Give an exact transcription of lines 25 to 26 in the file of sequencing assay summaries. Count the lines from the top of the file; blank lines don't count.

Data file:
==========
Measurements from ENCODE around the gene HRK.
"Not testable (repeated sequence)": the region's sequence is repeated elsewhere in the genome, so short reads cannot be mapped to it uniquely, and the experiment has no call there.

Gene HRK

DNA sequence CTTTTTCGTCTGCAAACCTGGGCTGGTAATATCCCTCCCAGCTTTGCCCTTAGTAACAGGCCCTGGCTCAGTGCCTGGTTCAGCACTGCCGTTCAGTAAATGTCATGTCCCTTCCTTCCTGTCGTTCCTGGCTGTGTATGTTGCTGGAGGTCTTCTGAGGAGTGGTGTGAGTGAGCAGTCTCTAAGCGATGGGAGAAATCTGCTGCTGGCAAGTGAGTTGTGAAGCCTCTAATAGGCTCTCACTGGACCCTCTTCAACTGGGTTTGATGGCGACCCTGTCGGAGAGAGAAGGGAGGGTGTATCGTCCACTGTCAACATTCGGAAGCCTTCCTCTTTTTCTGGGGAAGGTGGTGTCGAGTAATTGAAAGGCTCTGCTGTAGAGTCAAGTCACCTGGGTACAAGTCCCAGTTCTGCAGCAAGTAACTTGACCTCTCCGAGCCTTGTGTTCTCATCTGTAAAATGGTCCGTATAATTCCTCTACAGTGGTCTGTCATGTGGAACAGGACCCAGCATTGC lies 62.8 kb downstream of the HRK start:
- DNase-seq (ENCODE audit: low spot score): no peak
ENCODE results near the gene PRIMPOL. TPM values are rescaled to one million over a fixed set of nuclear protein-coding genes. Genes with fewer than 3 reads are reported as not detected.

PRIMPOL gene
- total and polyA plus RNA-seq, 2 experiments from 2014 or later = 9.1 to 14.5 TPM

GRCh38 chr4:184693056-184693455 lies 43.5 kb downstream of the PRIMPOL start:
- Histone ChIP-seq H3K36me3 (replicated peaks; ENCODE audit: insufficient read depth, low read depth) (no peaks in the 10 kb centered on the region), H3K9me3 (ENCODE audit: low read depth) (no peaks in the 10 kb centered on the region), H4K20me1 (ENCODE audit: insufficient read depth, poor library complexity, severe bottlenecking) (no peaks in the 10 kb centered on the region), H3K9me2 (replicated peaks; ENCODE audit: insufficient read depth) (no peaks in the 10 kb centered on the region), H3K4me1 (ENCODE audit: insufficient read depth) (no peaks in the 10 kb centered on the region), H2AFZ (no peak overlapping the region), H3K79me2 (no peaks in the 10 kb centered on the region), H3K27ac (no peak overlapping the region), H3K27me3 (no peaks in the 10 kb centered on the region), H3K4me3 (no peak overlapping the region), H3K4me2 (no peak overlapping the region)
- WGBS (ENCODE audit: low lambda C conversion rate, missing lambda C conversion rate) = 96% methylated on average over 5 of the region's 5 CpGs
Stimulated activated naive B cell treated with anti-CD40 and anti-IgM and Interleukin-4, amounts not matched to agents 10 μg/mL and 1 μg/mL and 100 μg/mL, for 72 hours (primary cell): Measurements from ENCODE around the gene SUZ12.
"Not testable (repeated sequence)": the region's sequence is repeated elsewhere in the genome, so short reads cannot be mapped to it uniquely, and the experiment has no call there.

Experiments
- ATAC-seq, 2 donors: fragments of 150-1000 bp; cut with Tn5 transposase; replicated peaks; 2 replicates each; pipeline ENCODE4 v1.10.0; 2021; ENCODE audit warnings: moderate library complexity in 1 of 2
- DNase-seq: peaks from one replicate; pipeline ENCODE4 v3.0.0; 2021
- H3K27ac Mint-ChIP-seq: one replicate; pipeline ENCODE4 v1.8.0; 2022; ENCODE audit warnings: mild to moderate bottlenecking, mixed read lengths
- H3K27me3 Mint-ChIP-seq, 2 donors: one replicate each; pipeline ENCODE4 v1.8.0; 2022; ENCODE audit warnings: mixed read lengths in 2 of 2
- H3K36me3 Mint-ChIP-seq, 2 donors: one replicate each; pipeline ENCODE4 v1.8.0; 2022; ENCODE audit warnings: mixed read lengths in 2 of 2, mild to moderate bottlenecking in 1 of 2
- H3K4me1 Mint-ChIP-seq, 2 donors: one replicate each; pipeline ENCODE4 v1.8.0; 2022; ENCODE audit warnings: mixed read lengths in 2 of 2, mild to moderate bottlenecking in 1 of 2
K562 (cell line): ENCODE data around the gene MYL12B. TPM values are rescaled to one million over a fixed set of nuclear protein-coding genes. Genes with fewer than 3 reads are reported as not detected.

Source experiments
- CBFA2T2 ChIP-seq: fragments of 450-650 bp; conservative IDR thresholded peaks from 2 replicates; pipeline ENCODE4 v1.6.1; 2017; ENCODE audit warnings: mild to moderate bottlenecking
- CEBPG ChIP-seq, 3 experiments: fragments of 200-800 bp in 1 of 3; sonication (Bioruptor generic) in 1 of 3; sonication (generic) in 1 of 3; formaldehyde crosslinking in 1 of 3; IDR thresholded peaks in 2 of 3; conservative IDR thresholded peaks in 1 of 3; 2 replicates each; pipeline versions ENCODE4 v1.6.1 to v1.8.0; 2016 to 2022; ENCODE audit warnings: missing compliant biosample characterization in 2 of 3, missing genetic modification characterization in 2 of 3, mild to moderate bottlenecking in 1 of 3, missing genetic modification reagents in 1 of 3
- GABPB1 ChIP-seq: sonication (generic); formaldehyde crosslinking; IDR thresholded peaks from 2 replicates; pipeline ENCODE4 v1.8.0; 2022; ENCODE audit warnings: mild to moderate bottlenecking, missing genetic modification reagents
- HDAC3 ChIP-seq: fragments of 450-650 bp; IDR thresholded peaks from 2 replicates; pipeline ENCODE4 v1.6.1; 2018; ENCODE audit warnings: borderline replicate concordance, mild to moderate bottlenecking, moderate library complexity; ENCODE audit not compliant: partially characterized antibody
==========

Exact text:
- GABPB1 ChIP-seq: sonication (generic); formaldehyde crosslinking; IDR thresholded peaks from 2 replicates; pipeline ENCODE4 v1.8.0; 2022; ENCODE audit warnings: mild to moderate bottlenecking, missing genetic modification reagents
- HDAC3 ChIP-seq: fragments of 450-650 bp; IDR thresholded peaks from 2 replicates; pipeline ENCODE4 v1.6.1; 2018; ENCODE audit warnings: borderline replicate concordance, mild to moderate bottlenecking, moderate library complexity; ENCODE audit not compliant: partially characterized antibody